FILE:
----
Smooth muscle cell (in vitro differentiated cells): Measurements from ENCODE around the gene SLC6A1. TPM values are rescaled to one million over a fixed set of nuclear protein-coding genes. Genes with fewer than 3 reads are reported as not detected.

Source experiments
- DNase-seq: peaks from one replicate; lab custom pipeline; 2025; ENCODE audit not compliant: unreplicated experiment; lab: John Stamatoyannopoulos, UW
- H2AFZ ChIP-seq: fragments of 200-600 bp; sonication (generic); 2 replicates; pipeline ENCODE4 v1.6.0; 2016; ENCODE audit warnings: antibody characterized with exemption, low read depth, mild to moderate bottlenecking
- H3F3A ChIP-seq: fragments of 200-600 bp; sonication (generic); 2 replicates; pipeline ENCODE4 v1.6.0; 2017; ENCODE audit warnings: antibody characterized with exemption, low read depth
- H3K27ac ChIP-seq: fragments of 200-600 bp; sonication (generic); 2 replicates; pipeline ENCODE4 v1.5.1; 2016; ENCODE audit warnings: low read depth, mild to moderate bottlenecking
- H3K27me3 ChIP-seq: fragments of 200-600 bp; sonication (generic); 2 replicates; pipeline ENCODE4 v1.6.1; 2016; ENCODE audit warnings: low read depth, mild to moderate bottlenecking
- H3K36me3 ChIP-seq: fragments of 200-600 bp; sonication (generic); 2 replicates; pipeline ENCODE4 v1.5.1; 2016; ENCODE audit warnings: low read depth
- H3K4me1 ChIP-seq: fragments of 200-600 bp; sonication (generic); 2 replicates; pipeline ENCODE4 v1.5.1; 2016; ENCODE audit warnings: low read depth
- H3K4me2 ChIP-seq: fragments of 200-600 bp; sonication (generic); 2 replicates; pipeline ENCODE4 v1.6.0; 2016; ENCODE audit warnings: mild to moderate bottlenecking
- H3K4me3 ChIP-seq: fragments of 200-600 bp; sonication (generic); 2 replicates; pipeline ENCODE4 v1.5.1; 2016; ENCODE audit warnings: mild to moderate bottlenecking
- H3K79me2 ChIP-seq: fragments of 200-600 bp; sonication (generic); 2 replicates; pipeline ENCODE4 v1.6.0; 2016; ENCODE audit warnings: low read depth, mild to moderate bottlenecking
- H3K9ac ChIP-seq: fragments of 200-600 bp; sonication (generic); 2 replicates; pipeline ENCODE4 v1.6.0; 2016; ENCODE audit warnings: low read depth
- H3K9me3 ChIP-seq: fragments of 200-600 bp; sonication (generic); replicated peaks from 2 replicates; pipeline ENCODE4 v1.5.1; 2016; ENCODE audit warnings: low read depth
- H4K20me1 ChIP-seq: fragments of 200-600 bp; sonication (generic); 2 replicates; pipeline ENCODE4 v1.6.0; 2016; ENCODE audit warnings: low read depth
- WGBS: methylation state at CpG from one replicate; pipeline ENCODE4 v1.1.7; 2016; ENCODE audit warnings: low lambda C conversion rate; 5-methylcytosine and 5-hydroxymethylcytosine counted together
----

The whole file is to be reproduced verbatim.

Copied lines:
Smooth muscle cell (in vitro differentiated cells): Measurements from ENCODE around the gene SLC6A1. TPM values are rescaled to one million over a fixed set of nuclear protein-coding genes. Genes with fewer than 3 reads are reported as not detected.

Source experiments
- DNase-seq: peaks from one replicate; lab custom pipeline; 2025; ENCODE audit not compliant: unreplicated experiment; lab: John Stamatoyannopoulos, UW
- H2AFZ ChIP-seq: fragments of 200-600 bp; sonication (generic); 2 replicates; pipeline ENCODE4 v1.6.0; 2016; ENCODE audit warnings: antibody characterized with exemption, low read depth, mild to moderate bottlenecking
- H3F3A ChIP-seq: fragments of 200-600 bp; sonication (generic); 2 replicates; pipeline ENCODE4 v1.6.0; 2017; ENCODE audit warnings: antibody characterized with exemption, low read depth
- H3K27ac ChIP-seq: fragments of 200-600 bp; sonication (generic); 2 replicates; pipeline ENCODE4 v1.5.1; 2016; ENCODE audit warnings: low read depth, mild to moderate bottlenecking
- H3K27me3 ChIP-seq: fragments of 200-600 bp; sonication (generic); 2 replicates; pipeline ENCODE4 v1.6.1; 2016; ENCODE audit warnings: low read depth, mild to moderate bottlenecking
- H3K36me3 ChIP-seq: fragments of 200-600 bp; sonication (generic); 2 replicates; pipeline ENCODE4 v1.5.1; 2016; ENCODE audit warnings: low read depth
- H3K4me1 ChIP-seq: fragments of 200-600 bp; sonication (generic); 2 replicates; pipeline ENCODE4 v1.5.1; 2016; ENCODE audit warnings: low read depth
- H3K4me2 ChIP-seq: fragments of 200-600 bp; sonication (generic); 2 replicates; pipeline ENCODE4 v1.6.0; 2016; ENCODE audit warnings: mild to moderate bottlenecking
- H3K4me3 ChIP-seq: fragments of 200-600 bp; sonication (generic); 2 replicates; pipeline ENCODE4 v1.5.1; 2016; ENCODE audit warnings: mild to moderate bottlenecking
- H3K79me2 ChIP-seq: fragments of 200-600 bp; sonication (generic); 2 replicates; pipeline ENCODE4 v1.6.0; 2016; ENCODE audit warnings: low read depth, mild to moderate bottlenecking
- H3K9ac ChIP-seq: fragments of 200-600 bp; sonication (generic); 2 replicates; pipeline ENCODE4 v1.6.0; 2016; ENCODE audit warnings: low read depth
- H3K9me3 ChIP-seq: fragments of 200-600 bp; sonication (generic); replicated peaks from 2 replicates; pipeline ENCODE4 v1.5.1; 2016; ENCODE audit warnings: low read depth
- H4K20me1 ChIP-seq: fragments of 200-600 bp; sonication (generic); 2 replicates; pipeline ENCODE4 v1.6.0; 2016; ENCODE audit warnings: low read depth
- WGBS: methylation state at CpG from one replicate; pipeline ENCODE4 v1.1.7; 2016; ENCODE audit warnings: low lambda C conversion rate; 5-methylcytosine and 5-hydroxymethylcytosine counted together